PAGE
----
From the Introduction to this volume (6):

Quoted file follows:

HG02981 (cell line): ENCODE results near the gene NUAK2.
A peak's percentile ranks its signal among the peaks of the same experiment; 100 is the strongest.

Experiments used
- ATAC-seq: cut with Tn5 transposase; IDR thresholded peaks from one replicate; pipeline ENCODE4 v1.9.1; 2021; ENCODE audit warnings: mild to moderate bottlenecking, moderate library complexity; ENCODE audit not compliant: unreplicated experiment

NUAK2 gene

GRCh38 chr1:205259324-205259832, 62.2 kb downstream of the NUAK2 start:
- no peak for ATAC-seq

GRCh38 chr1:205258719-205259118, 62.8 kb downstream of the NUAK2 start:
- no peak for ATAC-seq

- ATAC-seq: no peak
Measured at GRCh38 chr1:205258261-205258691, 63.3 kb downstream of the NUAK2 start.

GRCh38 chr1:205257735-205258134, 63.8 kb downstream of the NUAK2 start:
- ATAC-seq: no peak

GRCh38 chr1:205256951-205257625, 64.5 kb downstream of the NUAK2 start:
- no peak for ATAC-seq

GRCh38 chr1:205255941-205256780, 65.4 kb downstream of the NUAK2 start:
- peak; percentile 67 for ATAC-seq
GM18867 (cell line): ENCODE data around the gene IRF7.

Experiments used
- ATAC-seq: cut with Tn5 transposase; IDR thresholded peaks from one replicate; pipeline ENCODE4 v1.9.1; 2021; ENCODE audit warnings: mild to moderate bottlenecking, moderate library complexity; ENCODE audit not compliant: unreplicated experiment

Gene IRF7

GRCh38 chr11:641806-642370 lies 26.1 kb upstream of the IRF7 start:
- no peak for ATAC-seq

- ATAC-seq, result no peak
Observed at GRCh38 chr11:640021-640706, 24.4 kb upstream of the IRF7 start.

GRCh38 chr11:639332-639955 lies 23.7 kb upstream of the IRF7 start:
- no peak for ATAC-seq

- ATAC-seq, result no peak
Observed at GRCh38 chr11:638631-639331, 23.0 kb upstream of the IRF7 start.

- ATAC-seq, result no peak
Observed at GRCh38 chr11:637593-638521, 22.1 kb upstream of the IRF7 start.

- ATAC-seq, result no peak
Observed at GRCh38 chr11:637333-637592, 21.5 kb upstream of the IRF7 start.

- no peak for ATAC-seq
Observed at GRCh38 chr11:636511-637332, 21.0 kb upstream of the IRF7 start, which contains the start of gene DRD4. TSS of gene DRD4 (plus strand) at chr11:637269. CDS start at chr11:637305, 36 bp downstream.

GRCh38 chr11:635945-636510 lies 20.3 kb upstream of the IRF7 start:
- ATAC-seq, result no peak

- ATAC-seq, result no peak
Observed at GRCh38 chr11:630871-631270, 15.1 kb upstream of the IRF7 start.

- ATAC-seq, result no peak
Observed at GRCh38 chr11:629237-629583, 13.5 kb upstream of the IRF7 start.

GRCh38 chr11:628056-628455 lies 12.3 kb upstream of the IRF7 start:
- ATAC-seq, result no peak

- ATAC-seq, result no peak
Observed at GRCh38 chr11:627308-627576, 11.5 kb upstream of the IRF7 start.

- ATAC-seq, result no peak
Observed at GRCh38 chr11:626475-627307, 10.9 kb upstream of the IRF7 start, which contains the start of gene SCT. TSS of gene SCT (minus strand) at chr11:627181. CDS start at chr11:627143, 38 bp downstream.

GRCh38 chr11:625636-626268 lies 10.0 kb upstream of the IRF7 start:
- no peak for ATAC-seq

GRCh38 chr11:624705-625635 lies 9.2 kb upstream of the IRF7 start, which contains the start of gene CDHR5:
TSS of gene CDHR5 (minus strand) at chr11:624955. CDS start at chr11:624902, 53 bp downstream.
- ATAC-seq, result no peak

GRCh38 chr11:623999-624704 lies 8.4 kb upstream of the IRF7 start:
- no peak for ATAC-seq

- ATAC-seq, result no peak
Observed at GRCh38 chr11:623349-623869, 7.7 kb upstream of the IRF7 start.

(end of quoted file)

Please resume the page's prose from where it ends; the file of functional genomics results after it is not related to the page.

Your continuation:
While Emily A. Haddad is examining the trope of captivity specifically in Harlequin "sheikh novels,” she brings to bear many earlier analyses of captivity in romance. [...] However, in addition to shedding light on the function of captivity in romance narratives, Haddad’s chapter is also a striking example of what Chen calls the impossibility of “divorc[ing]” romance from “the cultural and political” (Chen 39). Haddad asks this key question: If Harlequins can make heterosexual women feel better about their relations with men, could they not also make white, western women (Harlequin’s primary readership) feel better about inter-cultural or inter-ethnic relations? (53-54) To answer this question, Haddad analyzes changes in the way the captivity trope is enacted in novels published since the beginning of the United States-Iraq war in March 2003. The result is a fascinating glimpse at how fantasy can collide with and be irrevocably changed by reality; it is also an unflinching look at the racial stereotypes that can so often underlie fantasies of exotic danger.